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Why Trump administration suddenly appreciates our national parks

Sagamore Hill, the home of President Theodore Roosevelt.

Sagamore Hill, the home of President Theodore Roosevelt. Credit: Audrey C. Tiernan

Thank goodness the Trump administration is working hard to keep parts of our national parks and monuments open even without staff in the event of a federal government shutdown this weekend.

It’s good to know that President Donald Trump and his aides understand the love Americans feel for these sites. It’s heartwarming to see them responding to the affection people have this time of year for warm-weather spots like the Everglades, winter fun in Yosemite, and pilgrimages to Sagamore Hill in Oyster Bay and the Statue of Liberty.

Wouldn’t it be nice if Trump and company felt the love 365 days a year?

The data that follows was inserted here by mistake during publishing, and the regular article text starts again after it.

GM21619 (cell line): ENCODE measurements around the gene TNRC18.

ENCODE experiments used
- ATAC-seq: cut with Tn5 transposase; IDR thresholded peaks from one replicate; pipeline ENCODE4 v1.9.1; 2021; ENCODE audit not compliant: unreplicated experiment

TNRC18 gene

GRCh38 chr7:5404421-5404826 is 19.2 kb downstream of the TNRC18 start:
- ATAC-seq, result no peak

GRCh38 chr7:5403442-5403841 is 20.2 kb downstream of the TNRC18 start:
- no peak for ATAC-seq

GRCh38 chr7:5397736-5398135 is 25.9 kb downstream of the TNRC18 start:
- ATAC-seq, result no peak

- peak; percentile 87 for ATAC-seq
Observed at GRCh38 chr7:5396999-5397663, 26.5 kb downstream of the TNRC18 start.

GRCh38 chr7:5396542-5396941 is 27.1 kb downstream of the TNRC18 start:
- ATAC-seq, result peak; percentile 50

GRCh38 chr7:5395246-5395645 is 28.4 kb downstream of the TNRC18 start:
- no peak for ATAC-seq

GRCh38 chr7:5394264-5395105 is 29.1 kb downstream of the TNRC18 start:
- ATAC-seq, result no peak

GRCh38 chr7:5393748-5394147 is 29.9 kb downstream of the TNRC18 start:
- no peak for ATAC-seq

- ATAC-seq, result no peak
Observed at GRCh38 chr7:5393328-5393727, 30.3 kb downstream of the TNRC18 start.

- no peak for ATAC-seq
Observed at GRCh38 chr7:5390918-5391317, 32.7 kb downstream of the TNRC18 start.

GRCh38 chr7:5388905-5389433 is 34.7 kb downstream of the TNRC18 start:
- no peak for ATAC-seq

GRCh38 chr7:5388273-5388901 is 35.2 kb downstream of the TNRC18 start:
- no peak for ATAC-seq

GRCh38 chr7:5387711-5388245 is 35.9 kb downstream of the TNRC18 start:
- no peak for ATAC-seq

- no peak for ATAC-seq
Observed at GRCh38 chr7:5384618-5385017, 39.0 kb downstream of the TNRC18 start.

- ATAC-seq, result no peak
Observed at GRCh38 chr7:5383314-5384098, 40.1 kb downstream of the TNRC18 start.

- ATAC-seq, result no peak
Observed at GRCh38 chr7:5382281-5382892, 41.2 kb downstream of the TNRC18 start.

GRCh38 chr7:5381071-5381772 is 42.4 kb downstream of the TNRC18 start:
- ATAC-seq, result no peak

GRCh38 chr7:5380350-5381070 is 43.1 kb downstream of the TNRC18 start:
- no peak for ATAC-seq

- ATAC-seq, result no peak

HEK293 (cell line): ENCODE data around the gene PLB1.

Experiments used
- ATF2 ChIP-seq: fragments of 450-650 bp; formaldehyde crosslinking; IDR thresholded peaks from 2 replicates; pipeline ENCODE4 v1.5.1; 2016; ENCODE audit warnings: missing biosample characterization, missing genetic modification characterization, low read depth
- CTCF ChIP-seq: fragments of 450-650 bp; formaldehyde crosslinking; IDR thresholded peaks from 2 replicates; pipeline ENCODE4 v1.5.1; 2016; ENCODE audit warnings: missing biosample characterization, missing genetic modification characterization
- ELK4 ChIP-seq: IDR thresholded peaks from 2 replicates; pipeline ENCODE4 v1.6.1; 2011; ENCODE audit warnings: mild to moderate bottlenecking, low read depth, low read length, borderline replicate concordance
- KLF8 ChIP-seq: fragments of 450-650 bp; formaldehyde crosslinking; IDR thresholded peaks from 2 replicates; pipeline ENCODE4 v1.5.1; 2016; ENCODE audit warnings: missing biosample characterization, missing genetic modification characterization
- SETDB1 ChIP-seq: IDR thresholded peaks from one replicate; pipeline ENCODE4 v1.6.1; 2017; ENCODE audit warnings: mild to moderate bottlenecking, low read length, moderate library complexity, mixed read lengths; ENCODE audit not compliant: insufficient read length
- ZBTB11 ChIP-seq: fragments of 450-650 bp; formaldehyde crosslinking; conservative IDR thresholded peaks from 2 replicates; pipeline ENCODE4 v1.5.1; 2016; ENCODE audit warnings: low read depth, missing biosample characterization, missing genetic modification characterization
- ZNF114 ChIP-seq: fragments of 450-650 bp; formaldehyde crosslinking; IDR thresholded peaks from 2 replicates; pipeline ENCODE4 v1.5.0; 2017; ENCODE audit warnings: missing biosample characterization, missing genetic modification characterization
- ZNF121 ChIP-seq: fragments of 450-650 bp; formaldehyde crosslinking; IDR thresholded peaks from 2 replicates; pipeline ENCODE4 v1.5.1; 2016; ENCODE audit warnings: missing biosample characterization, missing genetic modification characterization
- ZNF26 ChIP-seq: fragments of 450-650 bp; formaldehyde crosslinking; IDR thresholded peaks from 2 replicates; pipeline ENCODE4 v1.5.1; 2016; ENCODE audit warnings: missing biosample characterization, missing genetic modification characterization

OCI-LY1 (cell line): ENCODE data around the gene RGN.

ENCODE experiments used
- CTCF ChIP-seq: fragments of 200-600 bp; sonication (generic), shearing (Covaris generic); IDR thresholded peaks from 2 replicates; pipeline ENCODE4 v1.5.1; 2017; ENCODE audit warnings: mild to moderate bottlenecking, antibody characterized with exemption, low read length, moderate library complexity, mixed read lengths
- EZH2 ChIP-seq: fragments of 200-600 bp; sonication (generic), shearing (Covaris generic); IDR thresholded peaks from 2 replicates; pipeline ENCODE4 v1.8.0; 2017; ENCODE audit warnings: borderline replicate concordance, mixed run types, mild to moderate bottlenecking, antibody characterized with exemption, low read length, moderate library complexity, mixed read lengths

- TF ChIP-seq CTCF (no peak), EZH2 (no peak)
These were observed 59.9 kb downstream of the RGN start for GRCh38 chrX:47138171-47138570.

Earlier this week, 10 of the 12 members of the board that advises the National Park Service quit — frustrated that Interior Secretary Ryan Zinke, who oversees national parks, would not meet with them and did not call a single meeting last year. Last month, Trump signed a proclamation based on a Zinke recommendation to dramatically shrink two national monuments in Utah. Trump and Zinke love federally protected lands so much they want to open them to mining and drilling.

What’s really going on is that Republicans want to avoid the debacle of October 2013, when the last shutdown closed parks nationwide. That led to searing images of angry veterans in wheelchairs pushing through barricades at the World War II Memorial in Washington. The Statue of Liberty didn’t reopen until Gov. Andrew M. Cuomo made a deal to have the state pay the $61,600 a day needed to have federal workers there. The GOP, which controlled Congress then and now, took most of the blame. The party didn’t love it then and wouldn’t now.

The clock runs out Friday at midnight. Perhaps love for our national parks will inspire budget negotiators to keep the entire government open, too. — The editorial board